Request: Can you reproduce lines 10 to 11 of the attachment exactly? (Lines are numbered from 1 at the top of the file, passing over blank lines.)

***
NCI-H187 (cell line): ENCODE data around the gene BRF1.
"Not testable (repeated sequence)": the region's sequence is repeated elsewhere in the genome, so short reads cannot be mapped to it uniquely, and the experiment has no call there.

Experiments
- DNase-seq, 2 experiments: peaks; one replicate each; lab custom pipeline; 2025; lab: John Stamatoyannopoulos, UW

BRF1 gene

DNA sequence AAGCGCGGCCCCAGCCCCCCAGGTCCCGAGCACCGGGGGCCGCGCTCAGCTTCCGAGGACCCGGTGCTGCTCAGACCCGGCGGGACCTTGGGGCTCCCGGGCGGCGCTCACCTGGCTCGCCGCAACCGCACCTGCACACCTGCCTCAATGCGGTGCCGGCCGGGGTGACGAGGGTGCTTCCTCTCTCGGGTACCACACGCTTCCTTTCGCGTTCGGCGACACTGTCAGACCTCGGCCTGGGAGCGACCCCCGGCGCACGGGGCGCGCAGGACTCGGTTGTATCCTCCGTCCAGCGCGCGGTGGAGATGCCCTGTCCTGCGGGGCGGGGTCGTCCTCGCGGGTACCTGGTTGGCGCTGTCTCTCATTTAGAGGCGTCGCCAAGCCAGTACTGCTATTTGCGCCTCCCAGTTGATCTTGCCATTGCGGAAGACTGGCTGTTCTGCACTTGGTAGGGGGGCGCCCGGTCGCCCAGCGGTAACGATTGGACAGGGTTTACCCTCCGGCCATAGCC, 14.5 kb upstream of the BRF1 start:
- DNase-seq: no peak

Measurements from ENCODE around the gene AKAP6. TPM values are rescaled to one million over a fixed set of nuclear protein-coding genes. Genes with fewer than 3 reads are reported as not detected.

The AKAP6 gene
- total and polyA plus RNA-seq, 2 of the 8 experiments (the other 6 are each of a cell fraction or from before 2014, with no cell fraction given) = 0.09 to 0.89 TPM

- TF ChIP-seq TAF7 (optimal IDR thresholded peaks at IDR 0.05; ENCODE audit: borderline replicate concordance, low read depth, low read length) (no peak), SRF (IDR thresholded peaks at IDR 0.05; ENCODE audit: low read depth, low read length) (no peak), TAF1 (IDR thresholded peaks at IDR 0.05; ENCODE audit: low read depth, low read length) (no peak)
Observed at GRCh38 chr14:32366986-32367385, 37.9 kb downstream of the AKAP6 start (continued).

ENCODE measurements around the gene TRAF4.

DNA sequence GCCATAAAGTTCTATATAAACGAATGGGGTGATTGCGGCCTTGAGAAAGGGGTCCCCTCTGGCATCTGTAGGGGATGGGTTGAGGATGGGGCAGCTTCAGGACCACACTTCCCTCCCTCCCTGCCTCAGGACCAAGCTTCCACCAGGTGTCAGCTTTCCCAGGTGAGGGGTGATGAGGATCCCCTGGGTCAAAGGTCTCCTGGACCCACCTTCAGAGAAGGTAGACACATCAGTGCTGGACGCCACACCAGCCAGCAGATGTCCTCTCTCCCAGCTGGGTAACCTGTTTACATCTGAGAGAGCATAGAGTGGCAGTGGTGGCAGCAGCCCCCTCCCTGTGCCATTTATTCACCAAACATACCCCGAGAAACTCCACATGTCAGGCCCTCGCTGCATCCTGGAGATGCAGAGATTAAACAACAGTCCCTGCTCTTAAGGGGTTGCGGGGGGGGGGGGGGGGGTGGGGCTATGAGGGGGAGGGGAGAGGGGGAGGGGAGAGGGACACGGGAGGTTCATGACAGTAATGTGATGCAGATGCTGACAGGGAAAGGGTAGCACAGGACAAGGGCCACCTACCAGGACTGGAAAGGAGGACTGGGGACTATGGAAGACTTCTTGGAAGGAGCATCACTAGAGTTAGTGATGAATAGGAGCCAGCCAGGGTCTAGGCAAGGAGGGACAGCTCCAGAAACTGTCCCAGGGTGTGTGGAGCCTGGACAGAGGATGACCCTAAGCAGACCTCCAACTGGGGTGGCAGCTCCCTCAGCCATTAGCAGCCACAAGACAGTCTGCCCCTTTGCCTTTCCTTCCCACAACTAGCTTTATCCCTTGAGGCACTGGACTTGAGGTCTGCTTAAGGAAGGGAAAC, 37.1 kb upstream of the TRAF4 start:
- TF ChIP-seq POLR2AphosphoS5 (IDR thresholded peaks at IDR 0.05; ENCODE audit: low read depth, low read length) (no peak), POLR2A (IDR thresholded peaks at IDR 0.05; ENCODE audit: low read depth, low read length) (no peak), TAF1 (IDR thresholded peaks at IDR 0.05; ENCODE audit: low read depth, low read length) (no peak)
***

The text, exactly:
- total and polyA plus RNA-seq, 2 of the 8 experiments (the other 6 are each of a cell fraction or from before 2014, with no cell fraction given) = 0.09 to 0.89 TPM

- TF ChIP-seq TAF7 (optimal IDR thresholded peaks at IDR 0.05; ENCODE audit: borderline replicate concordance, low read depth, low read length) (no peak), SRF (IDR thresholded peaks at IDR 0.05; ENCODE audit: low read depth, low read length) (no peak), TAF1 (IDR thresholded peaks at IDR 0.05; ENCODE audit: low read depth, low read length) (no peak)